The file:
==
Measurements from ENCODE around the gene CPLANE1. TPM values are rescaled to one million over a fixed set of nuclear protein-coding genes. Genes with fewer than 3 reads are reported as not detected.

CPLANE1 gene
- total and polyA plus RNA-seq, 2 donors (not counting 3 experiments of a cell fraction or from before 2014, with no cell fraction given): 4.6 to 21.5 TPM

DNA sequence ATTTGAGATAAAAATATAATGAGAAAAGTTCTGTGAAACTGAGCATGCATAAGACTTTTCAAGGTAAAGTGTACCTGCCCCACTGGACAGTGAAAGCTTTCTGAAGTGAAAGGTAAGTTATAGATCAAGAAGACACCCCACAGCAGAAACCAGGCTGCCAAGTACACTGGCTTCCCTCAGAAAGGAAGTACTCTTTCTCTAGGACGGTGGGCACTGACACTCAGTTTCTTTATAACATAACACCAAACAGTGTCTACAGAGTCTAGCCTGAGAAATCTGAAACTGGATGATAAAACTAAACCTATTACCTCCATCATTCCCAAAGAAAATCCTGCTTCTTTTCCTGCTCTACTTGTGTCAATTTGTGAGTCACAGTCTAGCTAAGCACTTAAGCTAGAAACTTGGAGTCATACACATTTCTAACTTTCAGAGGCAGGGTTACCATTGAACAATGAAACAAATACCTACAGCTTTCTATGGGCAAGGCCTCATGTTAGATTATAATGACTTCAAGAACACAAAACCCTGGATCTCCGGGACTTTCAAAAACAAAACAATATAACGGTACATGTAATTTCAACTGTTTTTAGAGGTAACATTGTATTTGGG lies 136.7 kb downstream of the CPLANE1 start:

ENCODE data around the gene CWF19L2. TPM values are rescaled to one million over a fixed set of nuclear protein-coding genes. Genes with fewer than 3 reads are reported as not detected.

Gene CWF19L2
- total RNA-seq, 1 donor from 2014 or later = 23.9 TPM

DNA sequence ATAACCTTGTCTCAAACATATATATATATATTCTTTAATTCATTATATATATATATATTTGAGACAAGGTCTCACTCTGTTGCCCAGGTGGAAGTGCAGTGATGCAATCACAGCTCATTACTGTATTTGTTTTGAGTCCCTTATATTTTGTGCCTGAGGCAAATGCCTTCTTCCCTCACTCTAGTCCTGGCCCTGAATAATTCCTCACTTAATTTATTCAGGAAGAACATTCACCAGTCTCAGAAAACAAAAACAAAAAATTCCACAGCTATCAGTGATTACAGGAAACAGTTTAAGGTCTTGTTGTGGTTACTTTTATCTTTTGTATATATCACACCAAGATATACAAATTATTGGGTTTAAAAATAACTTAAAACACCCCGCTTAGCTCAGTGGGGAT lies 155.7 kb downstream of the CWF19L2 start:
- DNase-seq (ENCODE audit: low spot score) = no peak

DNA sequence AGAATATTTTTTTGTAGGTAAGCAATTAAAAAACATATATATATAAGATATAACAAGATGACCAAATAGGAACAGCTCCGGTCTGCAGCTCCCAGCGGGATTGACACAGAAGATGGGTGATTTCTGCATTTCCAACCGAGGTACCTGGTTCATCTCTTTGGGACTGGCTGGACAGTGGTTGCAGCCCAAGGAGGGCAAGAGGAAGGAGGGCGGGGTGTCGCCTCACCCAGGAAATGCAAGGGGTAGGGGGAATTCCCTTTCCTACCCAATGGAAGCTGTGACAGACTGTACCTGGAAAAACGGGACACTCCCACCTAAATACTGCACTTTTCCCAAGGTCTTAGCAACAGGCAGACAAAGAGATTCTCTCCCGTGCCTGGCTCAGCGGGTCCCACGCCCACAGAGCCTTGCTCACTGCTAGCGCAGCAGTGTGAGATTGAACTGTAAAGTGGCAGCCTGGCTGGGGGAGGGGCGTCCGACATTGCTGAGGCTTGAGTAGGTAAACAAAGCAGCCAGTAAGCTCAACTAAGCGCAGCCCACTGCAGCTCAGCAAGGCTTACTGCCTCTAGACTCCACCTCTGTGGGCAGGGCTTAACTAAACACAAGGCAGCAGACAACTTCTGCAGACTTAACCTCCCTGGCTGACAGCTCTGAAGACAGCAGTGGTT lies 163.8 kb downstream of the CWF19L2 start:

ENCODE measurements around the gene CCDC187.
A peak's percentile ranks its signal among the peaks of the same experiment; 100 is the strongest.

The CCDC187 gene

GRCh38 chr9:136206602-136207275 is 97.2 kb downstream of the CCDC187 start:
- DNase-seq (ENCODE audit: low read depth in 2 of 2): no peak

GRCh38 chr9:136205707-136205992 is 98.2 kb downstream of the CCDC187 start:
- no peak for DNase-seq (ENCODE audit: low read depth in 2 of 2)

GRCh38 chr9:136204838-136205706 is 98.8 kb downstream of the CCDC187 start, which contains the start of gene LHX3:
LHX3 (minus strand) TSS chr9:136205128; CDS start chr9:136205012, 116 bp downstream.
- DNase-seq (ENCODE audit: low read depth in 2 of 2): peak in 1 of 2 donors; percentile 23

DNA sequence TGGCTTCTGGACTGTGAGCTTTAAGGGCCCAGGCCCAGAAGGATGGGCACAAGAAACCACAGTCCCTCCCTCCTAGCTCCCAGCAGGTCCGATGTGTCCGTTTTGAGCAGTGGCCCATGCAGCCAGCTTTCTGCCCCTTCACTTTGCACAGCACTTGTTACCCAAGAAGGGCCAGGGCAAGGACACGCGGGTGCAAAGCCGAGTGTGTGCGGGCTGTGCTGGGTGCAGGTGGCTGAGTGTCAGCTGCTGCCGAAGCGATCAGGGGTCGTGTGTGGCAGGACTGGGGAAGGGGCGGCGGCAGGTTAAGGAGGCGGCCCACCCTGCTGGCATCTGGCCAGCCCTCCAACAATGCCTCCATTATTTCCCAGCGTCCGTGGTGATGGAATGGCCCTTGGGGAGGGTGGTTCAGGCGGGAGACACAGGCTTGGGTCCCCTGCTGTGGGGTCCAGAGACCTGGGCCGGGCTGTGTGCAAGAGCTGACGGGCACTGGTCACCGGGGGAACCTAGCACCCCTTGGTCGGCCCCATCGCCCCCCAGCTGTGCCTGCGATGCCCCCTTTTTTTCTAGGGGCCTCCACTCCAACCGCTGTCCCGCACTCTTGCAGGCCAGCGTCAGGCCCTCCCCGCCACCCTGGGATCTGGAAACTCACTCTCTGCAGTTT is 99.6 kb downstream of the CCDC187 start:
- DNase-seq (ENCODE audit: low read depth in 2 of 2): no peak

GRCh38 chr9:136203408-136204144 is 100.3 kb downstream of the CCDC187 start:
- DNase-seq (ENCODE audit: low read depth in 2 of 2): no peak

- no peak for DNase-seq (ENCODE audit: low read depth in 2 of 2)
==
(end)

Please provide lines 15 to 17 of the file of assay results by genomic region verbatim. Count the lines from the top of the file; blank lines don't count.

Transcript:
- DNase-seq (ENCODE audit: low read depth in 2 of 2): no peak

GRCh38 chr9:136205707-136205992 is 98.2 kb downstream of the CCDC187 start:
- no peak for DNase-seq (ENCODE audit: low read depth in 2 of 2)